Confessions of an expat: The Foreigner’s Fear of the Hairdresser

Getting a haircut is not a major consideration in most men’s lives. It gets too long, you have it cut: simple.

But when you have recently moved to a country with a different ethnic mix, different fashions etc, you have to be just a little bit cautious. Often a hairdresser will send you away looking how he or she thinks you should look, rather than how you want to look.

Suriname is a cultural melting pot of people of African heritage, Indians (they call them Hindustanis), Chinese, Indonesians and Brazilians. And because it is a former Dutch colony, there are a few white people too.

I’ve been barbered on Caribbean islands where they had never worked on a head of straightish European hair before; I’ve tried to explain what I wanted in Spanish; I’ve had it done in women’s salons – and all with varying degrees of success.

Haircut 1
Fifties slickback, 70s length. Timelessly tasteless

There have been instances where I came out shorn, slicked back and dripping with hair oil, looking like a Cuban drug lord. I don’t like wearing hats or caps, but sometimes you have to take refuge there for a few days while it grows a fraction and settles down. A new country is a new challenge and you have to be careful.

And so it is that I am roaming around the capital, Paramaribo, weighing up the options. There are kapsalons (I think that means hairdressing) all over the place, just like there are car washes and supermarkets where you would least expect to find them, with people working from home to save on rent and trying to maximize their profits in a country where no one seems to be able to charge much money for whatever it is they do.

I’m wary of some of these side-street places. I don’t know anything about the people running them. They might be skilful, respectable folk providing a professional service. But without recommendations, you don’t know, do you?

However, you’ve got to do something, you’ve got to trust someone. Finally I come across a place in a small group of shops, with a professional frontage and a proper sign above the door.

I feel guilty about choosing this operation just because it can afford to have its name painted by a professional signwriter, but I can’t keep looking forever, so that’s it. This will be the one.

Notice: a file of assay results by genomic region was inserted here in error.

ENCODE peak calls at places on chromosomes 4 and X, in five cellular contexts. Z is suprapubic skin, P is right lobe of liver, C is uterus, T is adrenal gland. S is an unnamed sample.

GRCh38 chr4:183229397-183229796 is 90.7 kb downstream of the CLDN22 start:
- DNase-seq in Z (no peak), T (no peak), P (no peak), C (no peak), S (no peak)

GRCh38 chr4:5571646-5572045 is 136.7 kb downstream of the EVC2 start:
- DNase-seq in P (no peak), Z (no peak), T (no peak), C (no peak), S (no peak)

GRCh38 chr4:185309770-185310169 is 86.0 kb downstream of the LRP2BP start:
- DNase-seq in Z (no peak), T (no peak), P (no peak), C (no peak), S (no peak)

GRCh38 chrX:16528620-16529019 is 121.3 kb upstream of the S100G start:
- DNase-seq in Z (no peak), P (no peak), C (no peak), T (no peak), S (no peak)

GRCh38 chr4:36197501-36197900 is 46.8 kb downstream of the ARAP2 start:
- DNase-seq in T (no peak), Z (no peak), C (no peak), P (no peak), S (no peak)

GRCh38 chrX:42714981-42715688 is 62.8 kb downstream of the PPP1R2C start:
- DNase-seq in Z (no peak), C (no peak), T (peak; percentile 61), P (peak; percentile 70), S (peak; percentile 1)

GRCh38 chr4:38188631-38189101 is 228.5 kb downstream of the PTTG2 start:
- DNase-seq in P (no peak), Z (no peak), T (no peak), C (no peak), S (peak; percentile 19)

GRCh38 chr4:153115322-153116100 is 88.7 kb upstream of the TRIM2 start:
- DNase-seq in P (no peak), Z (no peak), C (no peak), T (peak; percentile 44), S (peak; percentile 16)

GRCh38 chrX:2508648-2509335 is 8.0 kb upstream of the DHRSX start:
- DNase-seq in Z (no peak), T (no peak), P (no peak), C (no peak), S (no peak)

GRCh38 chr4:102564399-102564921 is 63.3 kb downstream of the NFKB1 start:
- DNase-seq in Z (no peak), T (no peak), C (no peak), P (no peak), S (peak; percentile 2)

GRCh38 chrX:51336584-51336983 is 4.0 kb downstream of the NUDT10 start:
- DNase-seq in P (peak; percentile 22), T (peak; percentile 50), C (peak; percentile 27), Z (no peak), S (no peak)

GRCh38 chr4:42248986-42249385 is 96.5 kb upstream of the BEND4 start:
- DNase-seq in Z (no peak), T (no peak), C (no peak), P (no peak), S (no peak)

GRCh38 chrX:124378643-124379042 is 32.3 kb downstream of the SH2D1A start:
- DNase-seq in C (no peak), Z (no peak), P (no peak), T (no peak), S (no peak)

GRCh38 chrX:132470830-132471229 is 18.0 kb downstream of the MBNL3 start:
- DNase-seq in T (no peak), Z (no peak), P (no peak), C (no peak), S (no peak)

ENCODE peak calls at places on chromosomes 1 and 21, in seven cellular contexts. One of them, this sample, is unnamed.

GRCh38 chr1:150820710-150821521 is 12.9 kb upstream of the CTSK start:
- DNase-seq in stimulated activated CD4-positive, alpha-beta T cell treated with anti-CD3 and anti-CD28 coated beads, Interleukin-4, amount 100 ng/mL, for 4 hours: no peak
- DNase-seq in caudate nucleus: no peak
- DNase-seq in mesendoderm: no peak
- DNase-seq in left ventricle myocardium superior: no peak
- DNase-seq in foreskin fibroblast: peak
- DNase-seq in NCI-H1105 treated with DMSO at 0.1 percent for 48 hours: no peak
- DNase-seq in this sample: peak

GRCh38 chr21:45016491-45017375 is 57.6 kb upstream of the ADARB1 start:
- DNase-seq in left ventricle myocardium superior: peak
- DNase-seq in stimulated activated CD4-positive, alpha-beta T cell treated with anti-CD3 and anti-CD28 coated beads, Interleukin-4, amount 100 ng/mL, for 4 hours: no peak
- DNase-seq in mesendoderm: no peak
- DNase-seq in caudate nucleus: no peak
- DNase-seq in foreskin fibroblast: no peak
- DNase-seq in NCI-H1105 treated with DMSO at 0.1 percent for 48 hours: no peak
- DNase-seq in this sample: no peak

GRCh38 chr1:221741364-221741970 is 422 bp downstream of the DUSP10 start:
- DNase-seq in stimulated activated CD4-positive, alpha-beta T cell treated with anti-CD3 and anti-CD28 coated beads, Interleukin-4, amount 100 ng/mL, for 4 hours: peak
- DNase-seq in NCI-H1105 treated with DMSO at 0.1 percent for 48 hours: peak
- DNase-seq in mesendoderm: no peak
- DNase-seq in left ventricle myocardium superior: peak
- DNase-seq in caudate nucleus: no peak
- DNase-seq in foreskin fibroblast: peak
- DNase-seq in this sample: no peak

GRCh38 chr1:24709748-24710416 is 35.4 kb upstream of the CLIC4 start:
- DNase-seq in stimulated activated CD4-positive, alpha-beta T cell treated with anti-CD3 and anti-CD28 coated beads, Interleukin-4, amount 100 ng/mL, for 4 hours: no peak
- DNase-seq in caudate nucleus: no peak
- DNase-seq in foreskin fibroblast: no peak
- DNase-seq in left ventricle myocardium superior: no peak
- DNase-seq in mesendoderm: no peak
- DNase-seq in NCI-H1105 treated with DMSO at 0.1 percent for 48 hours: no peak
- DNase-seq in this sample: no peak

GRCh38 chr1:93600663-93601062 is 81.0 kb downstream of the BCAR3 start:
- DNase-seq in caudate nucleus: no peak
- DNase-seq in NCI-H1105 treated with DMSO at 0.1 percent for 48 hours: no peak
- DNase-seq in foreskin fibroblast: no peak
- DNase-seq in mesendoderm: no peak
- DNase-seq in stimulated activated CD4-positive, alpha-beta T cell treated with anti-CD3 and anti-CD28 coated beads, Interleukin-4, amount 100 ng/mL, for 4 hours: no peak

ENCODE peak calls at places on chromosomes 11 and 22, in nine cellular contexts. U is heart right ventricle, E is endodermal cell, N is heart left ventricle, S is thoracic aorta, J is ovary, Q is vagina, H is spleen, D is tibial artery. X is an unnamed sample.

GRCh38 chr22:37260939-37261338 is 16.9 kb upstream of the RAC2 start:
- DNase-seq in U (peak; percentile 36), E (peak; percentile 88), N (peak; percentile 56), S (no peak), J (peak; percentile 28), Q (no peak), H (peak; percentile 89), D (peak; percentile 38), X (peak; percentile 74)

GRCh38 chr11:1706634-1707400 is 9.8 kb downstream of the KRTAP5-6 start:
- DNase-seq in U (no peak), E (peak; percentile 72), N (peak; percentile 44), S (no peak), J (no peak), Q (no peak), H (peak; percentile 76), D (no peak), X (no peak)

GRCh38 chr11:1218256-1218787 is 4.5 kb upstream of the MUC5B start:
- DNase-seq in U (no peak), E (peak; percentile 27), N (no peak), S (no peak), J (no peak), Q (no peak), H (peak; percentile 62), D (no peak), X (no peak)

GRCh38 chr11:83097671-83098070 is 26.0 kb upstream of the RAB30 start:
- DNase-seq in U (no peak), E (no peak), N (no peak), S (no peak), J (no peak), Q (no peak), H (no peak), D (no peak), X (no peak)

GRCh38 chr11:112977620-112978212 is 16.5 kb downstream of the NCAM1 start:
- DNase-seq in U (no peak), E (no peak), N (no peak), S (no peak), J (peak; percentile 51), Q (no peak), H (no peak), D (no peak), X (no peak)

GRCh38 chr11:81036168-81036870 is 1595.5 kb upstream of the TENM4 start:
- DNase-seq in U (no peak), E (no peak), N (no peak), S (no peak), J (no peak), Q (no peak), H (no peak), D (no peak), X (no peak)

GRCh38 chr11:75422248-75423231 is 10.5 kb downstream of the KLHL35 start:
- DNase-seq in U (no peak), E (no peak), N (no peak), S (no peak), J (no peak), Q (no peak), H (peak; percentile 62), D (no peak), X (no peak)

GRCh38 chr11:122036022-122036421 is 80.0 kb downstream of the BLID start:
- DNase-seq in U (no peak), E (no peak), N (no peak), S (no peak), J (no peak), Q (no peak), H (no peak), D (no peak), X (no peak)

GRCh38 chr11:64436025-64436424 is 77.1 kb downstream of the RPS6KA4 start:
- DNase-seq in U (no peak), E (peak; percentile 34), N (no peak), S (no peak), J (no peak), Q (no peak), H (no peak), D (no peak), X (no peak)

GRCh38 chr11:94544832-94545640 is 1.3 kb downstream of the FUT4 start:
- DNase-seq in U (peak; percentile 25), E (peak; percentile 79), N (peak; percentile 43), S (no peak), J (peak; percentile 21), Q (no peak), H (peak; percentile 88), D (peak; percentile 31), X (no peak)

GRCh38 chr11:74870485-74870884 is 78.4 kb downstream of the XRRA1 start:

Haircut 2
Something like this suit you? You’re a distinguished lookng gentleman…

There are four chairs and the place looks like it is for women only. A young Chinese girl greets me, her breath reeking of cigarettes. She would like to be helpful but doesn’t understand my question, “Do you do men’s hair?”

A slightly older Chinese young man appears and takes over – he’s been on the Marlboros too. He understands me and ushers me into one of the chairs. At this point communication becomes visual only. I would like the back and sides done with the electric clippers but the top with scissors. He doesn’t have anything as crude as scissors.

The girl puts the towel on the back of my neck but he doesn’t like the way she does it, so he takes it off and repositions it. She retreats to the back of the shop for a smoke. The young man is keen to get started.

Haircut 3
Something more flamboyant, perhaps. With your bone structure this could really work

It pays to disregard a hairdresser’s own haircut. This guy has it shaved at the back and sides, and the top is long, dyed blond and swept forward. As I try to describe what I want, I have to fight the urge to tell him that whatever he does, I don’t want my hair to look like his. If he wants to look like a plonker, that’s up to him.

When he starts, he is all action, whizzing the clippers up and down my neck, contours on the sides and a reassuringly light touch on top. He seems to know what he is doing, and if it is all going to go horribly wrong, it is going to go horribly wrong quickly.

Haircut 4
I’ll get you. I’ll be back and I’ll ****in’ have you, pal

It’s all over in five minutes and my hair looks okay at a glance. He can’t understand why I don’t want some ‘product’ in it – wax or gel or putty or something – but lets me off eventually, grinning and waving the internationally-accepted thumbs-up sign.

“Another satisfied customer,” he seems to be thinking. “I’m too good for this place. One day I’ll have a salon on Fifth Avenue in New York and when I tell my life story, I will very briefly refer to the little business where I started, next to a rice-packaging plant in the south of Paramaribo. You should have seen this English guy I did once. Got it done in five minutes and he couldn’t believe it. Feeling round the back with his fingers even though I had just shown it to him in the mirror. He didn’t trust me, thought I was going be an idiot.”

Well I’m sorry. Yes, I was apprehensive. But I was wrong. Five minutes, 25SRD – about £5. Everyone’s a winner.

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